Fieldguides for a Preternaturalist is a series of small chapbooks designed to bring collaborators, audiences, and readers together within the project Nothing of Importance Occurred: Recuperating a Herball for a 17th Century Enslaved Angolan Midwife at the Cape. Initiated by South African artist Wendy Morris, Nothing of Importance Occurred is an artistic project recuperating missing narratives at the Cape through speculative investigations of plants-as-archive and storytelling as method. It has as its focus the retrieving of a library of botanical-medicinal knowledge that might have informed Morris’s enslaved ancestor, Maaij Claesje of Angola, midwife in the Company Slave Lodge in Cape Town.
The investigation follows streams of contraceptive plant knowledge that flowed to the Cape through the bodies of enslaved women from Angola, Moçambique, and Madagascar, and from India, Indonesia, and Sri Lanka, as well as through the bodies of women emigrating from the Netherlands, and Huguenots fleeing France. The investigation traces practices already existent at the Cape in the healing ecologies of Khoi, Nama, and San women. Because upwards of four million Angolans were trafficked to the Americas, the project follows recorded practices among women there too. This project of recuperation leads towards a polyvocal Herball of contraceptive plants, the collaborative Fieldguides, and a part-fictionalized Return from Cape Town to the interior of Angola.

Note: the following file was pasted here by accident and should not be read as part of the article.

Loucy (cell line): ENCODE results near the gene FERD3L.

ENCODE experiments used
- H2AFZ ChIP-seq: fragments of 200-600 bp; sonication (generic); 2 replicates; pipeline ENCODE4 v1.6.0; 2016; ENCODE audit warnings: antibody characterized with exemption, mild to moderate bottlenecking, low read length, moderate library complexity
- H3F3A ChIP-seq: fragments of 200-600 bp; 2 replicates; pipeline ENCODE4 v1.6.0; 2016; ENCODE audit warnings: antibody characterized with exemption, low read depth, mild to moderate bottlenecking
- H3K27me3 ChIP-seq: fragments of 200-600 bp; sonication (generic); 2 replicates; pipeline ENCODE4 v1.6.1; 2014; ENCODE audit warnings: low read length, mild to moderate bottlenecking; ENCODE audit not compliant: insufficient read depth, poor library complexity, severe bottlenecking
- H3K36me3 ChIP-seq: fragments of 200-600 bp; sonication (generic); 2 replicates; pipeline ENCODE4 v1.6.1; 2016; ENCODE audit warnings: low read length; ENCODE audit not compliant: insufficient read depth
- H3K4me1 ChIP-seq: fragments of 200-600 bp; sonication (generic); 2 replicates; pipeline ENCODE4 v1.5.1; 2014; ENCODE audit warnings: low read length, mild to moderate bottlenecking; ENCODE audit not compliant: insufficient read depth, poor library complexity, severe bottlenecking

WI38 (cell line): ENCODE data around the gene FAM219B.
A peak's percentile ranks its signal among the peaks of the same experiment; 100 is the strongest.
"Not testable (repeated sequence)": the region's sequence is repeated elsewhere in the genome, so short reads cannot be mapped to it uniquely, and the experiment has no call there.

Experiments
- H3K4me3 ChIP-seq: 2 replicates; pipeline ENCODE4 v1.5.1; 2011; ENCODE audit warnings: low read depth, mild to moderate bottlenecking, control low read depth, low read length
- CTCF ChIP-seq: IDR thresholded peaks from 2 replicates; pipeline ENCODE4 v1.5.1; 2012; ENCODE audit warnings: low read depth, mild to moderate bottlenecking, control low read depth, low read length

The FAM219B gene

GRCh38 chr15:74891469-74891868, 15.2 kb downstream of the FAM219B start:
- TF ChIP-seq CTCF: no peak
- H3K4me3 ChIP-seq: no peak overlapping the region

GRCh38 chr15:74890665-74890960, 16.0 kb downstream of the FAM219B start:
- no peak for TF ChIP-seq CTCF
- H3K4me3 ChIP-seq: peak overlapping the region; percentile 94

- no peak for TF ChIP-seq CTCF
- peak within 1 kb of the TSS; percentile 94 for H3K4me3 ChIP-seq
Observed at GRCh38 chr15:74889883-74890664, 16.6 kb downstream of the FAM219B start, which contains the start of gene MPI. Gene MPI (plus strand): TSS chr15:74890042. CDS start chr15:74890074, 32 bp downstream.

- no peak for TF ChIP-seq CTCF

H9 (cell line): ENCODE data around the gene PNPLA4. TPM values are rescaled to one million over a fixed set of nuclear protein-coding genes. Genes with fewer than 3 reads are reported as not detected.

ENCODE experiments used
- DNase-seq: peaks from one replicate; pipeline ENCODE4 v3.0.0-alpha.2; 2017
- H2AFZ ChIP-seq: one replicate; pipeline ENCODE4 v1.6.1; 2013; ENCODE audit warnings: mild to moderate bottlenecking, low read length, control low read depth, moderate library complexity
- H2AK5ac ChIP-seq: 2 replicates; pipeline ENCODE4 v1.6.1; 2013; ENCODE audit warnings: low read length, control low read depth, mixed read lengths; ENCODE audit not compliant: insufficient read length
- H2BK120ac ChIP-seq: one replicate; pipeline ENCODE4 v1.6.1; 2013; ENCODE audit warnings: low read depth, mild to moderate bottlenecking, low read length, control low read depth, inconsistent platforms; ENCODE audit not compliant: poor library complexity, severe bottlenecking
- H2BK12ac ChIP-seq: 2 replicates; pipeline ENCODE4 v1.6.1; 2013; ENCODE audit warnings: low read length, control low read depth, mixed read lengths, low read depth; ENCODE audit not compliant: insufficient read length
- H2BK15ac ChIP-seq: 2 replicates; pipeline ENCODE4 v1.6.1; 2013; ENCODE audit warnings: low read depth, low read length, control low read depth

The Fieldguides are conceived as generators of collaborations, which is to say that they are a means to invite guides to beam light onto the investigation from multiple angles—historical, anthropological, experiential, ethnobotanical, literary, and more. The guides are influential researchers and writers whose insights, experiences, and reflections shaped the investigation. The guides were invited to write towards the project in a word-of-mouth form; each contribution will, in turn, occasion a set of gatherings during which the text will be read aloud.